In an op-ed, Patrick Kennedy writes that his family isn't "cursed," it's "typical"

Patrick Kennedy has slammed the notion of a 'Kennedy family curse' in the wake of his 22-year-old cousin Saoirse Kennedy Hill's tragic death on August 1.
In an op-ed for USA Today published on August 8, Patrick Kennedy wrote: “It was only an hour or two after her death was announced that I started seeing stories about how this is the 'Kennedy curse.'"

“That offends me, and it would have offended Saoirse.”
Saoirse Kennedy Hill
Saoirse Kennedy Hill
Kennedy, the son of the late Senator Ted Kennedy, served as a Congressman for Rhode Island for sixteen years before leaving politics to focus his efforts on mental health awareness and advocacy. In the wake of his cousin's death, Kennedydemanded that mental health be made a priority.
“What she knew, and what she wanted everyone else to know, is that the Kennedy family is, in many ways, painfully typical. We have an unsurprising incidence of mental illness and addiction — our illnesses are no different than anyone else’s and our tragic losses to them have not been so out of the ordinary.”
"We have a big family. A lot of kids had a lot more kids. But mostly we are a more public family than most, under the eye of the media. Consequently, we are less able to hide these struggles than others."

"A good thing"

Kennedy hopes that the publicity of his family's struggles will be used to highlight the importance of mental health awareness.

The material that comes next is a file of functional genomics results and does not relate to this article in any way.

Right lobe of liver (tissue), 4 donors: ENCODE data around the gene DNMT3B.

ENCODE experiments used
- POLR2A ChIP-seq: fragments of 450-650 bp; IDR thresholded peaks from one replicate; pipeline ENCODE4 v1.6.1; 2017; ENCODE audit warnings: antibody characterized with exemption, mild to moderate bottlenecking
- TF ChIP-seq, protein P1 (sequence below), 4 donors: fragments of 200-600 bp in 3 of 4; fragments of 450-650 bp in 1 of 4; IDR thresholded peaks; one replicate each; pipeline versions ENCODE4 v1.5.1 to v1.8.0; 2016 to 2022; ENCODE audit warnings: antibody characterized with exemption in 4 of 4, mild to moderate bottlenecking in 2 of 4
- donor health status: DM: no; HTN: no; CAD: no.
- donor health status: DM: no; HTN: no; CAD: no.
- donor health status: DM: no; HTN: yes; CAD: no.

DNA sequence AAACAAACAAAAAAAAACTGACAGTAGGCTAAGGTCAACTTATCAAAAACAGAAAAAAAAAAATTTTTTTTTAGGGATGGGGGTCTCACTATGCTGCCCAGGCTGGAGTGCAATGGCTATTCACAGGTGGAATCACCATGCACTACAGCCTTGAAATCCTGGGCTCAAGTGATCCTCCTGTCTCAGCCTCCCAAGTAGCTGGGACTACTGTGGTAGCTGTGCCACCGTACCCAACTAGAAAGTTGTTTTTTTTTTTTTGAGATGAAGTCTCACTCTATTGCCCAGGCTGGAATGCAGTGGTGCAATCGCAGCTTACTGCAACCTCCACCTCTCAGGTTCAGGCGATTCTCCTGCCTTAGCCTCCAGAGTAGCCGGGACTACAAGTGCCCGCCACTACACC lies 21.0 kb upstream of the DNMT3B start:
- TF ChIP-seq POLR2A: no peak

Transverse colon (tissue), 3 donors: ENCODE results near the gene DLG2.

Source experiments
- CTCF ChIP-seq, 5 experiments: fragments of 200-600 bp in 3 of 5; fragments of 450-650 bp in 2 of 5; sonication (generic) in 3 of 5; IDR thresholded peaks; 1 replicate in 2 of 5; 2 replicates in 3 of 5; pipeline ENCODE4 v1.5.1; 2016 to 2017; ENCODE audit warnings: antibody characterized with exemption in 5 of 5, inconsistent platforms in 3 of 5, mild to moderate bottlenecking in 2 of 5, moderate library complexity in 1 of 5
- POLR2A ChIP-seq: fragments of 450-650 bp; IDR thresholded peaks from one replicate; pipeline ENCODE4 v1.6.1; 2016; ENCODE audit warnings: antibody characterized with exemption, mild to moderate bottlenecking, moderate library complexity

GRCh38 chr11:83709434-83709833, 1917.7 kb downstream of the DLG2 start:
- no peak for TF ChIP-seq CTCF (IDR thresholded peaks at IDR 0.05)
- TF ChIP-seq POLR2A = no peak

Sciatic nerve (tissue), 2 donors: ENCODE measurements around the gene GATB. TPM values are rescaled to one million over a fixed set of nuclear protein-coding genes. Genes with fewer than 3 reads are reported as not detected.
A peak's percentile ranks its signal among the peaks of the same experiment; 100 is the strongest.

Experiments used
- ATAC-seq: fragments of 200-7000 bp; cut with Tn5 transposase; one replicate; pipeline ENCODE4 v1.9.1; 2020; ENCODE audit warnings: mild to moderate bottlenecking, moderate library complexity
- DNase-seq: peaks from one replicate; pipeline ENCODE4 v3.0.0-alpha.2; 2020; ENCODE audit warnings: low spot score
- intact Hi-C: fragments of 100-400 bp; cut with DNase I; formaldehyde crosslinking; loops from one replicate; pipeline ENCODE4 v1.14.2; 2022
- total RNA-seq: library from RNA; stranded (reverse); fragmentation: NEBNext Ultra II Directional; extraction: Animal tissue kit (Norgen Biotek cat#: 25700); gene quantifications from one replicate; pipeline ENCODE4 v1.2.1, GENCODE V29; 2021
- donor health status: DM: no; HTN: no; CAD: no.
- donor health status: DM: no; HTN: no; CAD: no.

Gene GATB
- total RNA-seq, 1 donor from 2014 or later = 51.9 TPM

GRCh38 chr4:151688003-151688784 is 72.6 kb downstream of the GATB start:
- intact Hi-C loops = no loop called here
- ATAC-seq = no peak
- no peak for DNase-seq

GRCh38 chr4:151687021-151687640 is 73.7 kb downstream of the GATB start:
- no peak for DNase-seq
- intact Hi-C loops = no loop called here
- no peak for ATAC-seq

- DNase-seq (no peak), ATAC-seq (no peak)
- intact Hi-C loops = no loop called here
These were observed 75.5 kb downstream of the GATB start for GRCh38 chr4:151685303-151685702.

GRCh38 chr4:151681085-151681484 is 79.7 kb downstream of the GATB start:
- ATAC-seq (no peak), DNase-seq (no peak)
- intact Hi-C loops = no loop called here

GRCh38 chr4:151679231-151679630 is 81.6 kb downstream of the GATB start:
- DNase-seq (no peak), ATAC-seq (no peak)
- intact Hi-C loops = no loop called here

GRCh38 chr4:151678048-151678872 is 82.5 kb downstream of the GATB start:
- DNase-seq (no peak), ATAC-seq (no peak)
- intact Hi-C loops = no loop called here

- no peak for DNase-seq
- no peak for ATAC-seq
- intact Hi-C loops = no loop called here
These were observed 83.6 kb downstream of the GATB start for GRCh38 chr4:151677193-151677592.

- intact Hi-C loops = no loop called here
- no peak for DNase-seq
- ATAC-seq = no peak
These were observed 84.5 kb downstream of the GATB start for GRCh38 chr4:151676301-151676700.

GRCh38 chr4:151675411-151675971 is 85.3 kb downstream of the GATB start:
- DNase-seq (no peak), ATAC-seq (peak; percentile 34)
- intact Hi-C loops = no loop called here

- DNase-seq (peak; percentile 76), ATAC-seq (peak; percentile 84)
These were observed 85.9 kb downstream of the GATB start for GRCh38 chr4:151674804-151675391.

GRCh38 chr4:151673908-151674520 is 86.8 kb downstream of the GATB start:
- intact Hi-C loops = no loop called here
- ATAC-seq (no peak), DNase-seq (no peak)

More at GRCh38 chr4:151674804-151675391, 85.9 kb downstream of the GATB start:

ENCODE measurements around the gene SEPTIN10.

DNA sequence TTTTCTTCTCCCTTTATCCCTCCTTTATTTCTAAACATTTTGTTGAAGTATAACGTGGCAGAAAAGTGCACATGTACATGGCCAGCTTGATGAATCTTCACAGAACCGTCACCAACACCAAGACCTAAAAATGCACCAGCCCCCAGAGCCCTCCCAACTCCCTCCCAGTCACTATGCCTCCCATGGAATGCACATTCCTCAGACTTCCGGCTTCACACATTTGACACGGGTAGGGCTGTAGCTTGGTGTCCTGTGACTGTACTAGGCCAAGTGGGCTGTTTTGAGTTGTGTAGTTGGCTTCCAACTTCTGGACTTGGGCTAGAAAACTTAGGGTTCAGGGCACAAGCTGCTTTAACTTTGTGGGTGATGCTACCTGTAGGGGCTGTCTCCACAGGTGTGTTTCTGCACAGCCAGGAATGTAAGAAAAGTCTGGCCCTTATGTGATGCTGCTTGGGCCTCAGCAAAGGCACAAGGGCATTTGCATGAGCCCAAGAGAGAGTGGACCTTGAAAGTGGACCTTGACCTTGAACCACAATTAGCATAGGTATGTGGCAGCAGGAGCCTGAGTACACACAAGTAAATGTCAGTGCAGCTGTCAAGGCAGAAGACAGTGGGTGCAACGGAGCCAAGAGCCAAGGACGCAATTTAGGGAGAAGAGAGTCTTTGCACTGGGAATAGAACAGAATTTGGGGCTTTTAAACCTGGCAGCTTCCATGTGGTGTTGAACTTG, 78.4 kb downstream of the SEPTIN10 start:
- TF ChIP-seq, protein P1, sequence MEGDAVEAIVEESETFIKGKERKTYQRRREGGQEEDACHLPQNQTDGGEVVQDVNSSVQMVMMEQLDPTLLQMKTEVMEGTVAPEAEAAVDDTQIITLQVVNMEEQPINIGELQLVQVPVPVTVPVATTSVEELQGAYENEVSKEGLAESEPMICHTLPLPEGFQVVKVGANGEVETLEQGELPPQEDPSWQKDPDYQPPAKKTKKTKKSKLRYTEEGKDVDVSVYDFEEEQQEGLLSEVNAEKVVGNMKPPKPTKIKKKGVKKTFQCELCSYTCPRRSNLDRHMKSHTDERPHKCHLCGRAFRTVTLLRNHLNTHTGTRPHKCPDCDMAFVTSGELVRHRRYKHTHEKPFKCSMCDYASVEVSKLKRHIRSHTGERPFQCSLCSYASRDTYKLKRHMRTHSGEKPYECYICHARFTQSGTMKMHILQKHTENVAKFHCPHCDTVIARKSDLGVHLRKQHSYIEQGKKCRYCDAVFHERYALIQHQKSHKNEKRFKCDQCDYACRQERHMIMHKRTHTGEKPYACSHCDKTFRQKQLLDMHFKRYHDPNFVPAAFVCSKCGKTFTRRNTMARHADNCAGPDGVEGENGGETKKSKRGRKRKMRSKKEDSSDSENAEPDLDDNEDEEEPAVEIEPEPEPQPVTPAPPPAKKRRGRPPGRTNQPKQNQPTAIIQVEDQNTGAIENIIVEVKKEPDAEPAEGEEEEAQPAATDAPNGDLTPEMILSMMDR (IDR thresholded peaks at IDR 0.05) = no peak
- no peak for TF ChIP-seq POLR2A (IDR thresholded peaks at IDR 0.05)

"Honestly, that’s a good thing," Kennedy wrote. "Hiding these struggles does not work; too many people live in isolated shame and even die, untreated or unsupported in treatment, because of it. Saoirse came to understand that much earlier in life than I did. And since it is her generation that is at the highest risk for these illnesses, and the premature death they can cause, Saoirse was my hero for putting herself and her story out there. And she did it her own way — she called people out."
He concluded his piece by saying: "We can all take a lesson from Saoirse. Feel what she felt. Do whatever you can from your position in life to stop the isolation, the discrimination and the devastating lack of acknowledgment that too often lead to tragedy. Families across the nation are suffering and losing loved ones every day — not just the Kennedys."